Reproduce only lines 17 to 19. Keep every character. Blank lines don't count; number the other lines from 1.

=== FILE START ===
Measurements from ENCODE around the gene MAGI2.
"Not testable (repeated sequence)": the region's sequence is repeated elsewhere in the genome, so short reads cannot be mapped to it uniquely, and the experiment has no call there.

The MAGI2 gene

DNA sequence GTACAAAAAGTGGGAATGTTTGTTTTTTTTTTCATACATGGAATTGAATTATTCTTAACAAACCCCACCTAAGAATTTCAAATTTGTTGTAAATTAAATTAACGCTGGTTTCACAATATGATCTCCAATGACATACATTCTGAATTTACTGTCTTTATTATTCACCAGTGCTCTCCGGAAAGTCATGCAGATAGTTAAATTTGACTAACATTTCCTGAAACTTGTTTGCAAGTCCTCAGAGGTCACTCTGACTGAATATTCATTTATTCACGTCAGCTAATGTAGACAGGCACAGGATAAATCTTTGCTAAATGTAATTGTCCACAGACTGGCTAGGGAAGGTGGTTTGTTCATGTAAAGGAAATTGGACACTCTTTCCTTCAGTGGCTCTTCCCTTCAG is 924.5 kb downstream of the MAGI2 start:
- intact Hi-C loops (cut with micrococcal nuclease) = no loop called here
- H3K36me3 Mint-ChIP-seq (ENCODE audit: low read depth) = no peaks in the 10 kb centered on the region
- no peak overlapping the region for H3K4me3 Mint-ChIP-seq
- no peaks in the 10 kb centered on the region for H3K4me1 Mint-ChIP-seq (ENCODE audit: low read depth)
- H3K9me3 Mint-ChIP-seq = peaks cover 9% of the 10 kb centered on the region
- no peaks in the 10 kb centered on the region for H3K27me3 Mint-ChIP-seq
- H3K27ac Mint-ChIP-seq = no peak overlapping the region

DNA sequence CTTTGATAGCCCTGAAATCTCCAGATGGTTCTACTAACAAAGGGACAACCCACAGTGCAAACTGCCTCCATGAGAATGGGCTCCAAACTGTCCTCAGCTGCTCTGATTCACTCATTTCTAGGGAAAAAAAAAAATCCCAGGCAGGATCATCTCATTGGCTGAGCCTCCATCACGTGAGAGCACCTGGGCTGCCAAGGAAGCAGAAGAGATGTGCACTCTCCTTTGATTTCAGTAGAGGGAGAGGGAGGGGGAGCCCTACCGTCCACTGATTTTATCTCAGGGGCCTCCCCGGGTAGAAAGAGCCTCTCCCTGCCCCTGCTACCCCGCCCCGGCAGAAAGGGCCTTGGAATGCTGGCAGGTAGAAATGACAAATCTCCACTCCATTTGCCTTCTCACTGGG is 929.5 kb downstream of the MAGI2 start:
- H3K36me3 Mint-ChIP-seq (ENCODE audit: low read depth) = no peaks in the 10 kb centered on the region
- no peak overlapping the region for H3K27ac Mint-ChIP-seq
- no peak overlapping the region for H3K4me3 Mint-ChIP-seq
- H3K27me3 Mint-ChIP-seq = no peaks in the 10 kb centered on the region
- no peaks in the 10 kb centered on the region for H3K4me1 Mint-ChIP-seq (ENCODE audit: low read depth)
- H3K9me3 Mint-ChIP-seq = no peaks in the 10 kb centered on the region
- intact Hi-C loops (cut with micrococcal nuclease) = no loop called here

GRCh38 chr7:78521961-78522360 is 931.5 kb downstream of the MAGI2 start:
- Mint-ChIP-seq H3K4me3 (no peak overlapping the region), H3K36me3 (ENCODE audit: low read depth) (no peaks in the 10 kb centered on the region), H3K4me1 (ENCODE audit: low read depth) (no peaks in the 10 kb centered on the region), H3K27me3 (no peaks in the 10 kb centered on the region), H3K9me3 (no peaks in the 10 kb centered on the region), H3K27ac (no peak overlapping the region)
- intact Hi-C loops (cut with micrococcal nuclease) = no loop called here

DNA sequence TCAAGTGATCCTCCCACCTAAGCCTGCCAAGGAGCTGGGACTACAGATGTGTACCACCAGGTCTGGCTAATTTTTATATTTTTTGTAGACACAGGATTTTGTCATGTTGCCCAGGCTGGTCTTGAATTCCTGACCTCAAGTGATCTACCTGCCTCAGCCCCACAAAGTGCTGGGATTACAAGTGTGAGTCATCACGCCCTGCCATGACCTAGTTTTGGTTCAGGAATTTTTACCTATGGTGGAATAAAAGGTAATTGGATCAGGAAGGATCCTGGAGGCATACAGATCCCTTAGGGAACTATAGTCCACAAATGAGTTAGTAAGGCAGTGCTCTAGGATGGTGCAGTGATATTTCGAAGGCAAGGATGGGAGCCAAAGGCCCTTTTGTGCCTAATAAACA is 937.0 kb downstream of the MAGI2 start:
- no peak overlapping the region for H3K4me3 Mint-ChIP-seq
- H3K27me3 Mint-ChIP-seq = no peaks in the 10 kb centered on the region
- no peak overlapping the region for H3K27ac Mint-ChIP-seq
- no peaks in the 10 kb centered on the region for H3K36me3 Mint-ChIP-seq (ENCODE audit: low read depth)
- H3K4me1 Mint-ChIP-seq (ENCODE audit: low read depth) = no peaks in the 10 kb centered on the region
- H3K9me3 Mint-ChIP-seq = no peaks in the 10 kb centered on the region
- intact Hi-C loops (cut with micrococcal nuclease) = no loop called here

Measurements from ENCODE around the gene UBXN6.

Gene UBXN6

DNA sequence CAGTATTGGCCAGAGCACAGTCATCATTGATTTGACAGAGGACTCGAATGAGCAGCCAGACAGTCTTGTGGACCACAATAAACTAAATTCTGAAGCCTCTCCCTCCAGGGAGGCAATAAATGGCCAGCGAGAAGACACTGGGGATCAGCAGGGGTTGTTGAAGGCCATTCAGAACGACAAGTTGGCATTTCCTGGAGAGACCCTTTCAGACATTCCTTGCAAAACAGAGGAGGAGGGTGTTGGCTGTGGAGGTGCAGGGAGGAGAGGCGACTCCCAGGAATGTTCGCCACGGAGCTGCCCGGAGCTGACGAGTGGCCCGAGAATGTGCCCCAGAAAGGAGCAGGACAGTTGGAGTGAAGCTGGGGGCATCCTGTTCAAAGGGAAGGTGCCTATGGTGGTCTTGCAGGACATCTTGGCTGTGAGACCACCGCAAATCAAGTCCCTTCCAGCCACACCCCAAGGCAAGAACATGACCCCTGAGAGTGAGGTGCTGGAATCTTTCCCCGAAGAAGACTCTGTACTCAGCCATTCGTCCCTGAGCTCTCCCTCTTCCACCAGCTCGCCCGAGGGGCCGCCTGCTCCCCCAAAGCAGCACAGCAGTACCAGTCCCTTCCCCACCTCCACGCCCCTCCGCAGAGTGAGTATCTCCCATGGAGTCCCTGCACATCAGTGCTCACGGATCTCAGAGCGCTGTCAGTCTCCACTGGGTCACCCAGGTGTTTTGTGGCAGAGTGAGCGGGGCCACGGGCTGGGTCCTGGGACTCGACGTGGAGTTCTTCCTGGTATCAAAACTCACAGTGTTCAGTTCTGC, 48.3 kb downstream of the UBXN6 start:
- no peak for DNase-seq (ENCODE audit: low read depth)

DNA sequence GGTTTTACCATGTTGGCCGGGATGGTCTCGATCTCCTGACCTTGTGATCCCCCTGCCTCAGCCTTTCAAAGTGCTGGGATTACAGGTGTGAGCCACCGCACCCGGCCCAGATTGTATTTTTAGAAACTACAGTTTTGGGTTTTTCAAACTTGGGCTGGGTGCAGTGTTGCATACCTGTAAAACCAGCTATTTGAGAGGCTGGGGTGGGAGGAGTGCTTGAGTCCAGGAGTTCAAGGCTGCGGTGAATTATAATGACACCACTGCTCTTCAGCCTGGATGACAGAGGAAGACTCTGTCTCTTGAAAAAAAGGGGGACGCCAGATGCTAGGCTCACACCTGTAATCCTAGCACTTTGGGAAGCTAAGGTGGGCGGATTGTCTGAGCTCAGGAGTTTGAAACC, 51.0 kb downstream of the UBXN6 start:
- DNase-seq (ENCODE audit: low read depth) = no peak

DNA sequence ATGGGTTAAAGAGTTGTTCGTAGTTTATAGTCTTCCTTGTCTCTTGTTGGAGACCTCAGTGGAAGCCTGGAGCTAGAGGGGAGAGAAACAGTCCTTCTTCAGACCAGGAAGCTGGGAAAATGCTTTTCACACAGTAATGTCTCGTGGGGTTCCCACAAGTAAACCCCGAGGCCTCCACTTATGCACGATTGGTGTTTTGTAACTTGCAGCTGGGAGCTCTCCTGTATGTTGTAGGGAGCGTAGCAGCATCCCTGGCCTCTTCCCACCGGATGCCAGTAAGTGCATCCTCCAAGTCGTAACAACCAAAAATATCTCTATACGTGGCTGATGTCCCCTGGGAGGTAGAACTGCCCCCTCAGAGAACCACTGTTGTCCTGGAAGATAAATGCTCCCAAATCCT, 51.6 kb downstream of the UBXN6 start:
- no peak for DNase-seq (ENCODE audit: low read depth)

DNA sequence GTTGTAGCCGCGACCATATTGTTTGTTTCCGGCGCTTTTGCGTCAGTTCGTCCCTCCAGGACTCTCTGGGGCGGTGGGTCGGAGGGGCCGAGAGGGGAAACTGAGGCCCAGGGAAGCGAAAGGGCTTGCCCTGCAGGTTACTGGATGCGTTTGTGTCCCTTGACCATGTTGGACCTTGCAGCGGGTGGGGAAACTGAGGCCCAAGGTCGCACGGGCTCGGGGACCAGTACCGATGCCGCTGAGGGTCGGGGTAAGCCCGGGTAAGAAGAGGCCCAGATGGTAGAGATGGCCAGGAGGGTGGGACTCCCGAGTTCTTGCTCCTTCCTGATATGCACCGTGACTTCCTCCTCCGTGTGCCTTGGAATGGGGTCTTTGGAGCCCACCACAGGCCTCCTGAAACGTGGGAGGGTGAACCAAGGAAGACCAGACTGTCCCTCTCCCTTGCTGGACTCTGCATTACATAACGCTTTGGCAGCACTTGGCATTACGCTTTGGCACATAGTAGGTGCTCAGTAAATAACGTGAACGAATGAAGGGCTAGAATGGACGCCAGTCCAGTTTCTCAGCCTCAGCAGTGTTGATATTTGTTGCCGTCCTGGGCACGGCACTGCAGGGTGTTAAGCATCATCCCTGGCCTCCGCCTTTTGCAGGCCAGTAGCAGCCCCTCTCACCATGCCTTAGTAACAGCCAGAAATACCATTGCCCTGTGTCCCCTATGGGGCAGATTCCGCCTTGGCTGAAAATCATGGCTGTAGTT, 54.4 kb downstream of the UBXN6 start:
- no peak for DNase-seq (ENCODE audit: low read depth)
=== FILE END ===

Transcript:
- no peaks in the 10 kb centered on the region for H3K4me1 Mint-ChIP-seq (ENCODE audit: low read depth)
- H3K9me3 Mint-ChIP-seq = no peaks in the 10 kb centered on the region
- intact Hi-C loops (cut with micrococcal nuclease) = no loop called here